True, none of the delegates asked, in effect, "Hey, what about other kinds of abuses, not involving public duties;" and hence none of the other delegates replied that such abuses were not impeachable. (Had such an unlikely discussion come up, the historians' statement would have quoted it directly.) Those questions and those replies did not arise, though, because it never would have occurred to the delegates to raise them. In the context of their discussions, to bring up crimes other than abuses of executive power would have been like asking a convention of apple growers about the price of oranges. In any case, the delegates were explicit that they reserved impeachment for "great and dangerous offenses," in George Mason's words, on the order of "[a]ttempts to subvert the Constitution." And these were confined to crimes committed in the exercise of executive power.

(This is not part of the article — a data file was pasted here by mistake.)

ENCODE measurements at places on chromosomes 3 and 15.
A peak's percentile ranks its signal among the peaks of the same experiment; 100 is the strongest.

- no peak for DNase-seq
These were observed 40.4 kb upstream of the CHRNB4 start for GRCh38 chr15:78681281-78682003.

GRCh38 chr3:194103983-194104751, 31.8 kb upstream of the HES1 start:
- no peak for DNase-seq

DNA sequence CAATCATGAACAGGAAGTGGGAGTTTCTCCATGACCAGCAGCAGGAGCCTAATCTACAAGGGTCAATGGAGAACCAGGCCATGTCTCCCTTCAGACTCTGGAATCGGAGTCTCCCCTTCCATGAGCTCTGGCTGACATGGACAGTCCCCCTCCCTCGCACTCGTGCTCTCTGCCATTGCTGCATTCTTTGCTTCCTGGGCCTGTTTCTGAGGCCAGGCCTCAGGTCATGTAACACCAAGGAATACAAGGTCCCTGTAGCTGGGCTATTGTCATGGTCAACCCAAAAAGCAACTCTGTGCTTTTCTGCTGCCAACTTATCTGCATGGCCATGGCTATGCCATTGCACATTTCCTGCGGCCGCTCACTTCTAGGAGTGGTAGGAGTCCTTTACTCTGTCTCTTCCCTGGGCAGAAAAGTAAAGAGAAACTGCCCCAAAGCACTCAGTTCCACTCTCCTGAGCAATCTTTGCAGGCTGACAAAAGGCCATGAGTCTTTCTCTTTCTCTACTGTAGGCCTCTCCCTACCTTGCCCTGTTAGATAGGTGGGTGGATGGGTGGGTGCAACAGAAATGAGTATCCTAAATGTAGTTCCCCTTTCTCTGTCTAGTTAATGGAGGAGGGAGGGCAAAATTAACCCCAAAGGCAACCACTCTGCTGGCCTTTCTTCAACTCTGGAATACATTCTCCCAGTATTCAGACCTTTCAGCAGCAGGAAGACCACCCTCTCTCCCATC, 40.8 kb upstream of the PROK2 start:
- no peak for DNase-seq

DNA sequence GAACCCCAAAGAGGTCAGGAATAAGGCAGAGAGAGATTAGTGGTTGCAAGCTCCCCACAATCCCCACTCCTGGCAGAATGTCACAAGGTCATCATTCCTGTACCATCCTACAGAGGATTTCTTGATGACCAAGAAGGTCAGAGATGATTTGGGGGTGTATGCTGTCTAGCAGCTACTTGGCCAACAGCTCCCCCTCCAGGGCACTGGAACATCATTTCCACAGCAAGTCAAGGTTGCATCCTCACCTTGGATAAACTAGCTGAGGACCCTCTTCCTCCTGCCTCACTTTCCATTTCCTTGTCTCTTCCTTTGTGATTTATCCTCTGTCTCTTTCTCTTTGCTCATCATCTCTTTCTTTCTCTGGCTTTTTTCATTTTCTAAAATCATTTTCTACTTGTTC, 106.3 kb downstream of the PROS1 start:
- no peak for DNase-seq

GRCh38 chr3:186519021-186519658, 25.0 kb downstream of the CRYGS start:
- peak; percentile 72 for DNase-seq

The matter came to a head on Sept. 8, when the Convention approved wording that would have specified impeachment in cases of "Treason, Bribery, or other high crimes & misdemeanors agst. the State." Here again, was an explicit statement that the Framers had reserved impeachment for grave misdeeds committed in the exercise of executive power. No less of an authority than the conservative historian Forrest McDonald (another scholar called by the Republican majority) has affirmed that, according to the wording approved on Sept. 8, impeachable offenses were "limited to actions taken in the performance of public duties." When James Madison objected to George Mason's earlier wording, about "maladministration" (which Mason had lifted from Blackstone's Commentaries) it was precisely because the term was so vague that it would permit the Congress (Madison specifically mentioned the Senate) to lower the standard and remove a president at its pleasure. Everyone in the Convention knew what that standard was, not least because the matter had been before them for months. And so Mason's revised wording, "high crimes & misdemeanors agst. the State," carried the convention.